The driveway resolved in a cul de sac directly in front of the mansion’s front steps. In the middle of that island was a large, mature tree with a globular canopy. There were nuts all over the ground beneath it. I recognized the species from its leaves—a California Baytree (I like to put the thick, thumb-shaped leaves in my gumbo). I started to gather them. Matthew joined me. The golden nuts, about the size of acorns, looked like giant dirty peanuts. And then we both noticed at the same time tiny seedlings about two inches tall, sticking straight up out of the soil. I didn’t know at first what they were, whether they were from the bay tree or from the redwoods or cedars around the house. I also wasn’t sure if I would get a citation for digging one up. Nevertheless, I threw caution to the wind and started spearing a little circle around one of the seedlings with my ignition key, like a golfer fixing a divot on the putting green. It was at that point that a ranger appeared from out of nowhere.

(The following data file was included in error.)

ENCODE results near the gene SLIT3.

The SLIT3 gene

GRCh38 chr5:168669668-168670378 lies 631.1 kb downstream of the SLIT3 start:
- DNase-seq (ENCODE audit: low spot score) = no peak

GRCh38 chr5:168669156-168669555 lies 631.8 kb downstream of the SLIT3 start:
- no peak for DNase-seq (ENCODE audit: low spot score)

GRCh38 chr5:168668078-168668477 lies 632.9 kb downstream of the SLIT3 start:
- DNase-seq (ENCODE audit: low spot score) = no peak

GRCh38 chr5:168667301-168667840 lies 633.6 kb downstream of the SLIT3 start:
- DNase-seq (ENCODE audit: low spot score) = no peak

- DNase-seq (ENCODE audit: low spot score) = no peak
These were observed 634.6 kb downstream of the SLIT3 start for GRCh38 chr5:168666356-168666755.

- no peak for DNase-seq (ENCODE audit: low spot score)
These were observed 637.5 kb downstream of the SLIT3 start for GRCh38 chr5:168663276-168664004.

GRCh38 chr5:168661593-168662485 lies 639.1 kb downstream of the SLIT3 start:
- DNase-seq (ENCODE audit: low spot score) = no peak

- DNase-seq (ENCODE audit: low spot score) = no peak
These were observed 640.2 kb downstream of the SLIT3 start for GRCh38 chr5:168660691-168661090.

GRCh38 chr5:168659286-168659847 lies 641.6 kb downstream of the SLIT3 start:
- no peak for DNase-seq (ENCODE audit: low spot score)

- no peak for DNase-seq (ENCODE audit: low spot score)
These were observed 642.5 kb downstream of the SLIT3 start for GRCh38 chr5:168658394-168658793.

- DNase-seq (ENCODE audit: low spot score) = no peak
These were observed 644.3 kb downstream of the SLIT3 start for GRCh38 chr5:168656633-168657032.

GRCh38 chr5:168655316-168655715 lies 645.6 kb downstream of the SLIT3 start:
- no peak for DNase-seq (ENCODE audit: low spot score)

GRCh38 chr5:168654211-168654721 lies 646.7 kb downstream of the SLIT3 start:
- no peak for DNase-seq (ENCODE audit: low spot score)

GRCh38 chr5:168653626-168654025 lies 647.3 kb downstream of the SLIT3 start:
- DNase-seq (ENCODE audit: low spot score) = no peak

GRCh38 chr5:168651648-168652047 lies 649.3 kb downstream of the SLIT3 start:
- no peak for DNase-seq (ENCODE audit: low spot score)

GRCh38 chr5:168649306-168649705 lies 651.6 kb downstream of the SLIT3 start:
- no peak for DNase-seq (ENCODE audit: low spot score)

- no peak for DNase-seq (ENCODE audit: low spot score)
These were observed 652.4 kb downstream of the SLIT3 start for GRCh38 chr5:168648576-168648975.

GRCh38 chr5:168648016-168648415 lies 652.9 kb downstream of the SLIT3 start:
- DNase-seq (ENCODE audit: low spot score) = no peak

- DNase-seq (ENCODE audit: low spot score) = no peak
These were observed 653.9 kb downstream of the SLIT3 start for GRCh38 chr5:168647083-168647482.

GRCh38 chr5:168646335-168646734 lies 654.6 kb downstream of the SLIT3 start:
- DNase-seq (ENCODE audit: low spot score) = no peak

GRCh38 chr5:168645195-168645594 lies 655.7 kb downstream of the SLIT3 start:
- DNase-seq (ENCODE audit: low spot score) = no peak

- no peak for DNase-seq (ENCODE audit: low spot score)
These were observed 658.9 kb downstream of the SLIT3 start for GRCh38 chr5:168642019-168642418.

“Hoh!” I gave a shout and popped up like a jack-in-the-box.
He looked down at what I was up to. He knew exactly what I was doing.
“Those are deodar cedars,” he said, hunkering down on his haunches next to me, gingerly caressing the little seedling with his fingers. He stood up and pointed. “The parent tree is right over there.” He was a short, middle-aged man, dark haired, with a clerk’s complexion but a scientist’s expression. He wasn’t wearing his circular-brimmed hat either. His eyes smiled.